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Circular Wonderings is an exploration of the role of digital, software and technology in the Circular Economy. Exploration is the key word here. I write regularly, reflecting on my current thoughts and research. Expect typos, incomplete thoughts, varied rambling topics and (hopefully) a journey towards clearer understanding and insight. Subscribe here to join my journey.

Champions of circular change

Fairphone[1] is one of my favourite companies. One reason I like them is that they told me not to buy one one of their phones.

OK, what their marketing actually says is: buy one of their phones, but only when you really need a new phone.

This is one great demonstration of what makes them different. Their mission is to change an industry, not just join the hamster wheel of making and selling more and more devices.

Rather than getting angry[2] they are stepping up to tackle one of the toughest challenges in business and society today.

"From the earth to your pocket, a smartphone’s journey is filled with unfair practices. We believe a fairer electronics industry is possible. By making change from the inside, we’re giving a voice to people who care."[3]

That mission is unbelievably complex.

For example, there are about 40 raw materials in their smartphones. That's 40 globally spanning supply chains. And they want to tackle the huge problems across each?

Crazy!

But also inspiring.

And full of opportunities. Opportunities for their business, as well as opportunities to create systemic change.

One of the most morally wrong and emotive examples of problems hidden deep in the supply chain, is the exploitation of young children in cobalt mines[2]. That is a problem created by our blindness to the unintended consequences of our business models. I mean, imagine what its like when forcing an 8 year old to slave in manual labour being your best choice in life?

Fairphone are one of the drivers behind the Cobalt fair alliance[4]. An initiative that might offer a chance for our smartphone batteries to be tainted with a little less guilt. 

As well as an honest and ambitious look at the supply chain, Fairphone have completely redesigned the smartphone concept.

Their phones are designed to be fixed & upgraded.

I know, it's a mind lowing concept </sarcasm>.

They are modular a and get a perfect score iFixit score for repairability[5]. So, instead of buying a new phone every 5 seconds to keep up with your social media posts, you can purchase an upgraded camera and replace it yourself.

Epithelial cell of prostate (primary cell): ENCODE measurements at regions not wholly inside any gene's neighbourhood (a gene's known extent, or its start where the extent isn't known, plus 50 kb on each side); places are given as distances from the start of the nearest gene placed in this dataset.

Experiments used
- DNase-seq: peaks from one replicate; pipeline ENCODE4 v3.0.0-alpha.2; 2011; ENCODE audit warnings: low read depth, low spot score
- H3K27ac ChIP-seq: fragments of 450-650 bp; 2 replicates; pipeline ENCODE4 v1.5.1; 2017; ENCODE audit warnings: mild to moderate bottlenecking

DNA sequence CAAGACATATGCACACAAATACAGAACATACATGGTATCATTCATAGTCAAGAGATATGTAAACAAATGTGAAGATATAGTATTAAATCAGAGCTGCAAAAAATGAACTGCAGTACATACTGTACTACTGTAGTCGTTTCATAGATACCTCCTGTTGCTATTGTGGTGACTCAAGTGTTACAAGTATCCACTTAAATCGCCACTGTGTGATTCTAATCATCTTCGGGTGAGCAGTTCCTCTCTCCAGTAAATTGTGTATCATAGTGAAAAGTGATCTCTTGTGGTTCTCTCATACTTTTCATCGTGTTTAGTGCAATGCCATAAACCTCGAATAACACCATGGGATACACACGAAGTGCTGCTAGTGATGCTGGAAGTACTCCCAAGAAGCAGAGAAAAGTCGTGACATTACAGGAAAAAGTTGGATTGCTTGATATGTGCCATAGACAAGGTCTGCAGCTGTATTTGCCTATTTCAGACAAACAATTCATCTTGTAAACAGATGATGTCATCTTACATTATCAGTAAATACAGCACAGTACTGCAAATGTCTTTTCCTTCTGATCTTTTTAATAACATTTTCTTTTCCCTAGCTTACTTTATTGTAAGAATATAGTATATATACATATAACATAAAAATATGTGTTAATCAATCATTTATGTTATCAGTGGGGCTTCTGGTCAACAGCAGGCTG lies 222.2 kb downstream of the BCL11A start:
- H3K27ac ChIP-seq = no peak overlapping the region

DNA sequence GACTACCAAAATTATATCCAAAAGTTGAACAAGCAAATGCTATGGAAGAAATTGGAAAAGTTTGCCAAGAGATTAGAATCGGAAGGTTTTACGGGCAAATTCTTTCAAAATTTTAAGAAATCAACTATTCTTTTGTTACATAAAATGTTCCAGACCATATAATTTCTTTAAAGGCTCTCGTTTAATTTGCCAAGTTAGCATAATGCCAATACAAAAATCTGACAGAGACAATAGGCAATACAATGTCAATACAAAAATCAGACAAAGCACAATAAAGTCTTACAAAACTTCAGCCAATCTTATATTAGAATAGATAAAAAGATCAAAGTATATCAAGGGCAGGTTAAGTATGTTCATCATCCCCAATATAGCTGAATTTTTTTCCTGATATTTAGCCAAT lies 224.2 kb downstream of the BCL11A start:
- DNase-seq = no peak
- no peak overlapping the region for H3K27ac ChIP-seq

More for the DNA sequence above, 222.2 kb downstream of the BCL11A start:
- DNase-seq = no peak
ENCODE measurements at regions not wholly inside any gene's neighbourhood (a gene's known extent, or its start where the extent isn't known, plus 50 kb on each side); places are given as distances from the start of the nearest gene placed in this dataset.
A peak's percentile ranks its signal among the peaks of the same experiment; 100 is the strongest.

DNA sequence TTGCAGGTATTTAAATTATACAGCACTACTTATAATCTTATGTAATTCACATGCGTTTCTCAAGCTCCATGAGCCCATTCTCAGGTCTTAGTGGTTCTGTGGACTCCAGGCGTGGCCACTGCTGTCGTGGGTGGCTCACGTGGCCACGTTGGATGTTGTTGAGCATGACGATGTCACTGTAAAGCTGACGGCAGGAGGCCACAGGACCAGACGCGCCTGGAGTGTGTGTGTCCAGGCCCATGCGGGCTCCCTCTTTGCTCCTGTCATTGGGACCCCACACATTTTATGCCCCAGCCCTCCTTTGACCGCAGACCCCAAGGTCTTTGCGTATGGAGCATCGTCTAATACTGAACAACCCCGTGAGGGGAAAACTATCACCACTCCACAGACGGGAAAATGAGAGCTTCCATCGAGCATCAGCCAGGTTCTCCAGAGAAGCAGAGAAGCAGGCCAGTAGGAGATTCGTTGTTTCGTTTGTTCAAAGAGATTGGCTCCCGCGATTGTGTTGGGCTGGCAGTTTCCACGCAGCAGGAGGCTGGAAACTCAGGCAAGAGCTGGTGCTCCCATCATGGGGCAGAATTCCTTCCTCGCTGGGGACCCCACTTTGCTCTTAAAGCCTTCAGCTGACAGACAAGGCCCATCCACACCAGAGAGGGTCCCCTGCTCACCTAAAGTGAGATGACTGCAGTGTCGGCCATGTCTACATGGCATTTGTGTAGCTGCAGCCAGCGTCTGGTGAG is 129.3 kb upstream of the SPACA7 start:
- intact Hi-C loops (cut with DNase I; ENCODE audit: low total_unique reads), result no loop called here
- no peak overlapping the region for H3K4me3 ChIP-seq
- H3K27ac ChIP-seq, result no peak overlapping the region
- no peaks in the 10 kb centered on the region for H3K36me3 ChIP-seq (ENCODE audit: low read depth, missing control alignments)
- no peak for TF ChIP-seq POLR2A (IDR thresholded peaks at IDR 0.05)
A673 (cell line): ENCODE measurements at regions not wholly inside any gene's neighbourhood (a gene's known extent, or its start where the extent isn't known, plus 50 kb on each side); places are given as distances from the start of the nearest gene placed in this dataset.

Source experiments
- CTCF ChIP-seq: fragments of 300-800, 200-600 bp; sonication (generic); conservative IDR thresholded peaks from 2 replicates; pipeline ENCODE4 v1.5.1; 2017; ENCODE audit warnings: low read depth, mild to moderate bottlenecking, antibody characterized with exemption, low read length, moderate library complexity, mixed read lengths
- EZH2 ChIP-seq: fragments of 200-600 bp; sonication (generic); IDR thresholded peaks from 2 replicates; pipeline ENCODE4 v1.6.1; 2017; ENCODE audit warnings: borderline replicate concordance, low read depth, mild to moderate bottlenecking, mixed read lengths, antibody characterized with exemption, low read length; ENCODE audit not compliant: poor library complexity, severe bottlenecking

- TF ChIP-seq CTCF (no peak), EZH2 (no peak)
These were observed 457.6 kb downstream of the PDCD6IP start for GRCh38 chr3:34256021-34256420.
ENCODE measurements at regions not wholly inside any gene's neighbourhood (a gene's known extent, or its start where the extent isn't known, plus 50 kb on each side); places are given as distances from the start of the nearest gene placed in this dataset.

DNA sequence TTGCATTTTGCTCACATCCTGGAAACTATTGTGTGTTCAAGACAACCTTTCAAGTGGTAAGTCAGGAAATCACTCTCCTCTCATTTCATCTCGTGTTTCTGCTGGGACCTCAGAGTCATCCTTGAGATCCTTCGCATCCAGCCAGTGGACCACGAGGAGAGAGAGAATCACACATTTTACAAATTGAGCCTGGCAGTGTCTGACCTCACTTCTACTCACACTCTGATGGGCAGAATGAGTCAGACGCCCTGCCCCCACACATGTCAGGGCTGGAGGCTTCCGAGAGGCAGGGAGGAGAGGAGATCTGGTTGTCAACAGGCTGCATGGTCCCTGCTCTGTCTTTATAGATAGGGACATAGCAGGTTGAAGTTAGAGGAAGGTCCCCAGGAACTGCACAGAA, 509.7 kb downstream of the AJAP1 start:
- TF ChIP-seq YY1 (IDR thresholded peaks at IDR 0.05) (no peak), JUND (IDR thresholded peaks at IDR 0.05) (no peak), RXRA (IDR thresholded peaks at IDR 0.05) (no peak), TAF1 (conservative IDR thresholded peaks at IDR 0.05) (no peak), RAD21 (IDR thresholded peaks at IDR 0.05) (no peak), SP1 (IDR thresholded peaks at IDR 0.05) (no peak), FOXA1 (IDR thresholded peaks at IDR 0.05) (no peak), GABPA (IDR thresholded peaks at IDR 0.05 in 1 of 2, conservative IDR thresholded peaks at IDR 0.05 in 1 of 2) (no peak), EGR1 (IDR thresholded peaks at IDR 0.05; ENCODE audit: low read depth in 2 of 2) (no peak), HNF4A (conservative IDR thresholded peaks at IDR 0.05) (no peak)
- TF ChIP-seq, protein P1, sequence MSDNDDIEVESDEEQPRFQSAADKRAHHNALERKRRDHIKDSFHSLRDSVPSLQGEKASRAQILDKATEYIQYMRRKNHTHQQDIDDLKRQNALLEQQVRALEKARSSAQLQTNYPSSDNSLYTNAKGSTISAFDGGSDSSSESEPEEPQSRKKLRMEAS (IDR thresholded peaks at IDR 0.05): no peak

That is a real differentiator for their business and is better for the owner of that phone.

Fairphone say: "Our core value of longevity is designed directly into our smartphones. We created the Fairphone 3 to last – both in its original design and in making the repair as easy as possible."

That is the Circular Economy in action.

One of their internal KPIs is a measurement of how long a device stays in use. Longer is better. (It would not surprise me to discover the larger names in smartphones have exactly the opposite measurement.)

All of those things are why Fairphone are one of my favourite companies.

Now imagine being a software engineer in a company like that. You'll be asked to deliver user experience the can rival the multi-nationals and do it on a device that is unlike any other. You'll be asked to innovate supply chain tracking and measure KPIs in a way no one has done before. You'd be working on problems that are complex and rewarding in a way that few other businesses can offer.

Sounds like fun to me!

 


[1]: https://www.fairphone.com/
[2]: https://happyporch.com/circular-wonderings/posts/2021/february/righteous-anger/
[3]: https://www.fairphone.com/en/story/
[4]: https://www.theimpactfacility.com/commodities/cobalt/fair-cobalt-alliance/
[5]: https://www.ifixit.com/Teardown/Fairphone+3+Teardown/125573